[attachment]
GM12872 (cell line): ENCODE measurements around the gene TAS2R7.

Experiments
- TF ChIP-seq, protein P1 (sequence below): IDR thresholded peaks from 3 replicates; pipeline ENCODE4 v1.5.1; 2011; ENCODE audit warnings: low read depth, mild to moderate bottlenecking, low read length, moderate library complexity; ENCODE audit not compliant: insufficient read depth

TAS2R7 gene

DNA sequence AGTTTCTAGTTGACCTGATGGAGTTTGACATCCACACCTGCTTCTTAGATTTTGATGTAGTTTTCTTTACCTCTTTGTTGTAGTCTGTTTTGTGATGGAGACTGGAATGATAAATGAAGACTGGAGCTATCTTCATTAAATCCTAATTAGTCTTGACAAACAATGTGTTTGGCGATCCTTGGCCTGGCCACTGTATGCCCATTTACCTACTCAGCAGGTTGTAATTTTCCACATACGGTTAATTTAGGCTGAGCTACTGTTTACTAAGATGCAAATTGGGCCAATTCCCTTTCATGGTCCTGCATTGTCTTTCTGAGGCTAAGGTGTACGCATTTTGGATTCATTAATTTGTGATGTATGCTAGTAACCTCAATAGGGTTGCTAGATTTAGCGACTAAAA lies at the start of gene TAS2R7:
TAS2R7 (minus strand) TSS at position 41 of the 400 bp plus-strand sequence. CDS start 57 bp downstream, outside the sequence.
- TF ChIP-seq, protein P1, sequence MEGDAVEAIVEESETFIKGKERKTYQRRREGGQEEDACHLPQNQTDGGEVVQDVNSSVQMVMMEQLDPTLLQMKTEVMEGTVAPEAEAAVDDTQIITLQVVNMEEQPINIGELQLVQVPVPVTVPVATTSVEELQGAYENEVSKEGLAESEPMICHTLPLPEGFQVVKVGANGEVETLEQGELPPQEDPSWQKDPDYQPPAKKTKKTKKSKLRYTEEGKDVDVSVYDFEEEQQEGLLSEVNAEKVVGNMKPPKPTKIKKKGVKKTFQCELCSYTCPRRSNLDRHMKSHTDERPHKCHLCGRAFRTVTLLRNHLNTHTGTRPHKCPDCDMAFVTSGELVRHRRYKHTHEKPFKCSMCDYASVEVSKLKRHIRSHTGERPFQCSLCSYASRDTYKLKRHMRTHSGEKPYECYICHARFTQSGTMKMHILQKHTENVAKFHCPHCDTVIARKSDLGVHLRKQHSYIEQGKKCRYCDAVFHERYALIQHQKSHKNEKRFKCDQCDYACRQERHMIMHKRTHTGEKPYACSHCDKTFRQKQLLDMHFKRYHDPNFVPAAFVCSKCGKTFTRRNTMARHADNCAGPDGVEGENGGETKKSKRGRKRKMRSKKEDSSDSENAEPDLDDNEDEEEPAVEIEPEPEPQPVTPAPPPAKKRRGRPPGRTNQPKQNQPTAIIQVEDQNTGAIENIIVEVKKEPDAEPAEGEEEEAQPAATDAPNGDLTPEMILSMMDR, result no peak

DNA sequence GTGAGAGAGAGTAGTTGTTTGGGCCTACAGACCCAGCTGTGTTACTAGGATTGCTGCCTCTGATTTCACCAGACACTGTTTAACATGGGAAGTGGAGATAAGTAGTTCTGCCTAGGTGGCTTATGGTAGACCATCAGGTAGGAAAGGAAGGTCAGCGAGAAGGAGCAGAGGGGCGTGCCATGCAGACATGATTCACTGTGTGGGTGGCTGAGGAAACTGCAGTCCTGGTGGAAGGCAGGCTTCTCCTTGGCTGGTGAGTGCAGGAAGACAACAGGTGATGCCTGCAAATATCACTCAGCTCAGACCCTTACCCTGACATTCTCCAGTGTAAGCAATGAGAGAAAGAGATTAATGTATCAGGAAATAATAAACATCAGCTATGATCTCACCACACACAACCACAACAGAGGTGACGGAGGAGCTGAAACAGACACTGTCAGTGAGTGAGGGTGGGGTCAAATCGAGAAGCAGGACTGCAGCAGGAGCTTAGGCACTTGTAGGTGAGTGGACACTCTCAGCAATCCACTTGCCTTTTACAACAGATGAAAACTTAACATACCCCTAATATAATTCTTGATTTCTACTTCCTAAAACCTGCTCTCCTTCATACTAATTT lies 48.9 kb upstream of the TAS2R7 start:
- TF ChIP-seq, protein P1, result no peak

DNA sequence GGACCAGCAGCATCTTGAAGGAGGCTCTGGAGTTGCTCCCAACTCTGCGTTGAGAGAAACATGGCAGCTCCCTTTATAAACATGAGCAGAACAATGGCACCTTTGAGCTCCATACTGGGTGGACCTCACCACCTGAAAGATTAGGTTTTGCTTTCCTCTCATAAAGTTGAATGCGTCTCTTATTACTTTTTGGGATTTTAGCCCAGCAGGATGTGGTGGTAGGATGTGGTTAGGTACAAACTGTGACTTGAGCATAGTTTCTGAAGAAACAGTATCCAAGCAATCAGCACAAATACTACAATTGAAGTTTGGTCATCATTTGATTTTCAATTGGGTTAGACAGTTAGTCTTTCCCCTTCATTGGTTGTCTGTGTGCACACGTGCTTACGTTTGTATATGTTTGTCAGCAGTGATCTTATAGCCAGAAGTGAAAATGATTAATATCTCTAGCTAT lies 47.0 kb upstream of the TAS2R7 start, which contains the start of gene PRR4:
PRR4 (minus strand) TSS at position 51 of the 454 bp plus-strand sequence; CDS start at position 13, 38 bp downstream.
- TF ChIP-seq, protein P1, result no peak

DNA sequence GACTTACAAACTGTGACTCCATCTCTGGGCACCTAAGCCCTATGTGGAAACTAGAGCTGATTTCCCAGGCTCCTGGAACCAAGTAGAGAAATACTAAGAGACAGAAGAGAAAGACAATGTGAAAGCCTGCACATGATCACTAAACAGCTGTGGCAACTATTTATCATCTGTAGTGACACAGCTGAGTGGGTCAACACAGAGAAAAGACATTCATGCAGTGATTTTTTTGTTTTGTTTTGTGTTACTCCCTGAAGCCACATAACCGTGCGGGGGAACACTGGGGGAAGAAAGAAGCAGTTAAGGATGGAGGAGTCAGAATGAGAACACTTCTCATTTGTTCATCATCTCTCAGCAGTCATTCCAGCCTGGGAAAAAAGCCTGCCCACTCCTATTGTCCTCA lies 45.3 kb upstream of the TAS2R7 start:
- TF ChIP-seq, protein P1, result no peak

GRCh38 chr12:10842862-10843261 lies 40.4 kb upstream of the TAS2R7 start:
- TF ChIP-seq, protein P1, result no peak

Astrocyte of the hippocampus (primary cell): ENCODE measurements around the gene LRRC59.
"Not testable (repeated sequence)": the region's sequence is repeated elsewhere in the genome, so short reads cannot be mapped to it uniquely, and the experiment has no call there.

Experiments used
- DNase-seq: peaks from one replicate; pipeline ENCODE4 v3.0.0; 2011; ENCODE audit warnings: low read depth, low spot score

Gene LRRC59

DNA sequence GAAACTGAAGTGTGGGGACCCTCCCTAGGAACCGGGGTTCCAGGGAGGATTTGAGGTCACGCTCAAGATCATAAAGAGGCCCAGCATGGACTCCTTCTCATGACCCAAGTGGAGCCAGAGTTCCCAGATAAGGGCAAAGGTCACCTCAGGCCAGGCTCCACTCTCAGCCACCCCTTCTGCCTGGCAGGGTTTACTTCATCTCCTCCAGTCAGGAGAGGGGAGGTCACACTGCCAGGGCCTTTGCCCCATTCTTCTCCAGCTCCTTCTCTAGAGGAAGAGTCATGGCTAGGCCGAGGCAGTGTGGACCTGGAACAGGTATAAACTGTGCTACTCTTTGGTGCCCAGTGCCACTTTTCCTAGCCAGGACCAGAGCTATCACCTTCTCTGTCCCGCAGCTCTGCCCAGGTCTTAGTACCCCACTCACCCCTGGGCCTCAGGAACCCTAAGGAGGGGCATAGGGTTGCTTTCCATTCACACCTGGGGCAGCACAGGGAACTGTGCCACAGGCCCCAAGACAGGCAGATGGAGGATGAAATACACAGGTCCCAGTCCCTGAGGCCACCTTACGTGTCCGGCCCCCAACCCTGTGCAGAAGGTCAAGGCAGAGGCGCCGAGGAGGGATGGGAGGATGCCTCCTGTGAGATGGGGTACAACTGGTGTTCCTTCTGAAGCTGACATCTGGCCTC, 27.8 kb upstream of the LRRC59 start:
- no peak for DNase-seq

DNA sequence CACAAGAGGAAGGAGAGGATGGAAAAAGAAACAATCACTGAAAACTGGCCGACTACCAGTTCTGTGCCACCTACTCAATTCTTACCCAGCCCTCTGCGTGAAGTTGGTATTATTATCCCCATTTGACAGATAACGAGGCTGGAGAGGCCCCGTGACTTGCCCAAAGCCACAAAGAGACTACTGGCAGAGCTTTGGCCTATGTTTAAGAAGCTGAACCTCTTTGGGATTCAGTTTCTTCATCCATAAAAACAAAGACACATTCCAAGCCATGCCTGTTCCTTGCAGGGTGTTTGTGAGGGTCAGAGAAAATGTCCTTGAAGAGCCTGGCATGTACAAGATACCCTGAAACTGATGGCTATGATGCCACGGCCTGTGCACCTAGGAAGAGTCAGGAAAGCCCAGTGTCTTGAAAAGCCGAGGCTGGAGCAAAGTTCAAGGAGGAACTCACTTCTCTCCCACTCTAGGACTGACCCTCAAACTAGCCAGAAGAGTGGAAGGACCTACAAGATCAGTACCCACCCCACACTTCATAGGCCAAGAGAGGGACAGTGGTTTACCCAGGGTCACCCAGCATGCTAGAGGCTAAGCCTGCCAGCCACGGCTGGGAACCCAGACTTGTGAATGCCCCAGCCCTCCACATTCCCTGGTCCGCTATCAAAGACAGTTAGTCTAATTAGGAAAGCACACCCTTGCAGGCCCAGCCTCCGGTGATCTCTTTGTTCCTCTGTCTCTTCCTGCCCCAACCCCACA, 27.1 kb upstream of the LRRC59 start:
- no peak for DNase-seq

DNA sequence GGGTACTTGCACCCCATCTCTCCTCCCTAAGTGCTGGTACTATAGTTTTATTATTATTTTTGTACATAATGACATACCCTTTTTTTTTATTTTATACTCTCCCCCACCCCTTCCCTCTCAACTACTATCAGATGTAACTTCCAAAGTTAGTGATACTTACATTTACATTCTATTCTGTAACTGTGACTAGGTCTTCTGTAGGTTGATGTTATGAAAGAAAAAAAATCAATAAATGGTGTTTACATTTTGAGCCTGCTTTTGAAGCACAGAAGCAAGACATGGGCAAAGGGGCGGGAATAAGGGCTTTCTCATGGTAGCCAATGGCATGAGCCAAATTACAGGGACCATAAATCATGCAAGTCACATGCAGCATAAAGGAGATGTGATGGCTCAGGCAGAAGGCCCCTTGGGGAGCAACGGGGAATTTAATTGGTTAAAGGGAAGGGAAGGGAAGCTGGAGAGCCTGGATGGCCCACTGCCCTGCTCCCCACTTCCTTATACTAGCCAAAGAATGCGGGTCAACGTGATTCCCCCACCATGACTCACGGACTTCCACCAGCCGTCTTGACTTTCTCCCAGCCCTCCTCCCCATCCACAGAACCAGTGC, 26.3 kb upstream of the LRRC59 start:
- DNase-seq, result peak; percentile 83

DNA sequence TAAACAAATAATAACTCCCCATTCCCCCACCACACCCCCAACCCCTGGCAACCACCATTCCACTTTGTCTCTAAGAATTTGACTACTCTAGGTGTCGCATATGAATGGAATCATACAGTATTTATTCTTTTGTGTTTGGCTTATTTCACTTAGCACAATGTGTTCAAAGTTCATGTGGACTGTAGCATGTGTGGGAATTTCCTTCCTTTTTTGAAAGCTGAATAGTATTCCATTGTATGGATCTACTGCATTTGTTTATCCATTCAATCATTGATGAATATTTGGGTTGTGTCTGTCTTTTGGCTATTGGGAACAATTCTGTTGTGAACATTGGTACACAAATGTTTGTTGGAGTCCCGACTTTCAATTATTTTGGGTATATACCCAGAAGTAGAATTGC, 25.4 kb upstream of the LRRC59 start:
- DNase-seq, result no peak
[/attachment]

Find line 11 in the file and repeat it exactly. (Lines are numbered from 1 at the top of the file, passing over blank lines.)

PRR4 (minus strand) TSS at position 51 of the 454 bp plus-strand sequence; CDS start at position 13, 38 bp downstream.